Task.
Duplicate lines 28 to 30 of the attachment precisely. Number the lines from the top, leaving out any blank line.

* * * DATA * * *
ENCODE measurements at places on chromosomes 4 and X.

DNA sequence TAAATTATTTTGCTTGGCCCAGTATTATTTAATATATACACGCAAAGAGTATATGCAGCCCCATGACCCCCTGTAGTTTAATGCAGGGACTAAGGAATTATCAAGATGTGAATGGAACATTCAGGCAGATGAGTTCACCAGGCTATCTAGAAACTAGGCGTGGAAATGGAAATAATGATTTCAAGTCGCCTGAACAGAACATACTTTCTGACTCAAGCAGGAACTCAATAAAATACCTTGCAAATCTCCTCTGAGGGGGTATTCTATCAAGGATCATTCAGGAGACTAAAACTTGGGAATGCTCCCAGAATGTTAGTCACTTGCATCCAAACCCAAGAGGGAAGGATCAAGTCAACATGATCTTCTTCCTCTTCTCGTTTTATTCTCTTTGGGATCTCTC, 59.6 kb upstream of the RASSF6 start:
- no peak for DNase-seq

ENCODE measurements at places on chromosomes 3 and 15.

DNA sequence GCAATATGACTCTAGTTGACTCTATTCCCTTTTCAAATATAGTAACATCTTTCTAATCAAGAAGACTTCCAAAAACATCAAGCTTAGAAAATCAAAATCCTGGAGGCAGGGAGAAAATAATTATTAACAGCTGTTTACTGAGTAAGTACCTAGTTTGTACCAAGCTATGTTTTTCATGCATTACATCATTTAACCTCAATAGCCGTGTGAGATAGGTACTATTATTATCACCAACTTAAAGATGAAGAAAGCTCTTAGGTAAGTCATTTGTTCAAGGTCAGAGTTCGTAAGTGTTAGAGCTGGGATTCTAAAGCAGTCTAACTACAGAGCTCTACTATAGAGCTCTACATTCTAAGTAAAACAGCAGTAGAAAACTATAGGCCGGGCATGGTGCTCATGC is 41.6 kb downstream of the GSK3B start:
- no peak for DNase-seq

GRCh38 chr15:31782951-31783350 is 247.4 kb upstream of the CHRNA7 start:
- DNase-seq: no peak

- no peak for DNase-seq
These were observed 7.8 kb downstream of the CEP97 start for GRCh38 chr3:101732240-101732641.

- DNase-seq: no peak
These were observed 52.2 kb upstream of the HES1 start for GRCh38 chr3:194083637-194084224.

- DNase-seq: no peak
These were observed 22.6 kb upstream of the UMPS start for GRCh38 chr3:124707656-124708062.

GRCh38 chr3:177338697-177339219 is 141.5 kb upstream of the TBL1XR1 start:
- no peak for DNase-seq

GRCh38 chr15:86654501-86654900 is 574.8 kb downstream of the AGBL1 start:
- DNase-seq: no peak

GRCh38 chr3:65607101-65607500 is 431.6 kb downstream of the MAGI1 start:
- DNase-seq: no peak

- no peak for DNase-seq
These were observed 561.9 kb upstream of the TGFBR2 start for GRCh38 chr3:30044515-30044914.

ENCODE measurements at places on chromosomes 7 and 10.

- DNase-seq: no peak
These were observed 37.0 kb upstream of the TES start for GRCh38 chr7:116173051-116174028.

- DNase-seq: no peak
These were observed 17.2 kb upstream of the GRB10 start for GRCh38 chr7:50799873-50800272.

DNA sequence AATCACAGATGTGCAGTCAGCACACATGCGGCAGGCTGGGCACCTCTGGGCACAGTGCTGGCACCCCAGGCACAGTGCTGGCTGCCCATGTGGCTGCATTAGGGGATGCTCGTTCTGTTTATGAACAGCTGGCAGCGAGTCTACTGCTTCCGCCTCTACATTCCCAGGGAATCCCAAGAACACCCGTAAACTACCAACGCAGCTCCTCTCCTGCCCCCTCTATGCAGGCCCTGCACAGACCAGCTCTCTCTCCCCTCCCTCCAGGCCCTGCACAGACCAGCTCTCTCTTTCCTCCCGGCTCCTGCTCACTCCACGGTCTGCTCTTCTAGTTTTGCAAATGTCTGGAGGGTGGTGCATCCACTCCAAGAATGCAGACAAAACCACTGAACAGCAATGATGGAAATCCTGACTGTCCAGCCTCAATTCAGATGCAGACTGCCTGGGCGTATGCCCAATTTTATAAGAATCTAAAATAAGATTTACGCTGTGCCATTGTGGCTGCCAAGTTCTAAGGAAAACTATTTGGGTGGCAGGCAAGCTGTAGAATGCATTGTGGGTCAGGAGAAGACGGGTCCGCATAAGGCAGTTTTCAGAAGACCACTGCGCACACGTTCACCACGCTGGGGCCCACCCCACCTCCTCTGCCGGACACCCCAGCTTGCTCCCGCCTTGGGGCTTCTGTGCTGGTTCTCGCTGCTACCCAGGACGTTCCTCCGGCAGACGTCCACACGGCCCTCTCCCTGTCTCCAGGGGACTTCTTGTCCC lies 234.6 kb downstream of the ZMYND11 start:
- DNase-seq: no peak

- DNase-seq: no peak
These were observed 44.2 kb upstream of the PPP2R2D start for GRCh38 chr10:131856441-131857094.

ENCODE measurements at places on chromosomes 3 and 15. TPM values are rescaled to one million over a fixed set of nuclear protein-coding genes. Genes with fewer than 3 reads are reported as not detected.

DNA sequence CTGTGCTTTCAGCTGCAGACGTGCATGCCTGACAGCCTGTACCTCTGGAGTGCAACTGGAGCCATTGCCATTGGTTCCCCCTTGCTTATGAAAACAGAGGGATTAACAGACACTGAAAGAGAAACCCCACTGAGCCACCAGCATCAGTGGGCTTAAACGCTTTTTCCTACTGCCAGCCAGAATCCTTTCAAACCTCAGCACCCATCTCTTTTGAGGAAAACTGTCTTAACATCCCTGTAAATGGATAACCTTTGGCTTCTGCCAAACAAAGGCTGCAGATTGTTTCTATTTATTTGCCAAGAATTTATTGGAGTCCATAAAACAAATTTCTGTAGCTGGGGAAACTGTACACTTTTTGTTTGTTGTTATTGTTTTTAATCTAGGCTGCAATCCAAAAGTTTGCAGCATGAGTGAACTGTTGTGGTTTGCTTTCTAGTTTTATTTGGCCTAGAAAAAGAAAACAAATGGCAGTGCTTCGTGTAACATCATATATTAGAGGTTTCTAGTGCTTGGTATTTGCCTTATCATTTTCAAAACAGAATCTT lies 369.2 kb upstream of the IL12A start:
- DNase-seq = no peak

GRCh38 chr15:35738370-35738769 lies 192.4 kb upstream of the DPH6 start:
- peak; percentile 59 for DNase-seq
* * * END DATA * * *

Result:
DNA sequence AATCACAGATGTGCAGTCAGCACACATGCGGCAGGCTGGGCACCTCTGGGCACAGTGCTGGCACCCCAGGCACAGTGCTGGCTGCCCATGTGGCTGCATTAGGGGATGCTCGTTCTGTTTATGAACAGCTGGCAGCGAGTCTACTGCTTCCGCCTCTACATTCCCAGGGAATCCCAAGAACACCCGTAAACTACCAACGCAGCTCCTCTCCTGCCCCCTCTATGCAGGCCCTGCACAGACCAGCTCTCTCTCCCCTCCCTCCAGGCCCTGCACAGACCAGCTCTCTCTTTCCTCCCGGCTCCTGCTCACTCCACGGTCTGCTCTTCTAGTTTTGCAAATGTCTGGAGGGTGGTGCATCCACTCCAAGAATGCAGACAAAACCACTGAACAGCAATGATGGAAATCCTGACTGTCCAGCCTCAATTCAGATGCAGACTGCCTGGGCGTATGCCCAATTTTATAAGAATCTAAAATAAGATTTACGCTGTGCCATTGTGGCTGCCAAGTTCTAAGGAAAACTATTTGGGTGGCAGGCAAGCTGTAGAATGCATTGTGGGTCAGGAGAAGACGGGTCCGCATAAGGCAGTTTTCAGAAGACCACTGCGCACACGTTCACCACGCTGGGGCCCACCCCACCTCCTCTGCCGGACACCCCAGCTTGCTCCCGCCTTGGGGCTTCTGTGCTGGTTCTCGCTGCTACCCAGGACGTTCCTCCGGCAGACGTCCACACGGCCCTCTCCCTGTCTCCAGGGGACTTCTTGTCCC lies 234.6 kb downstream of the ZMYND11 start:
- DNase-seq: no peak

- DNase-seq: no peak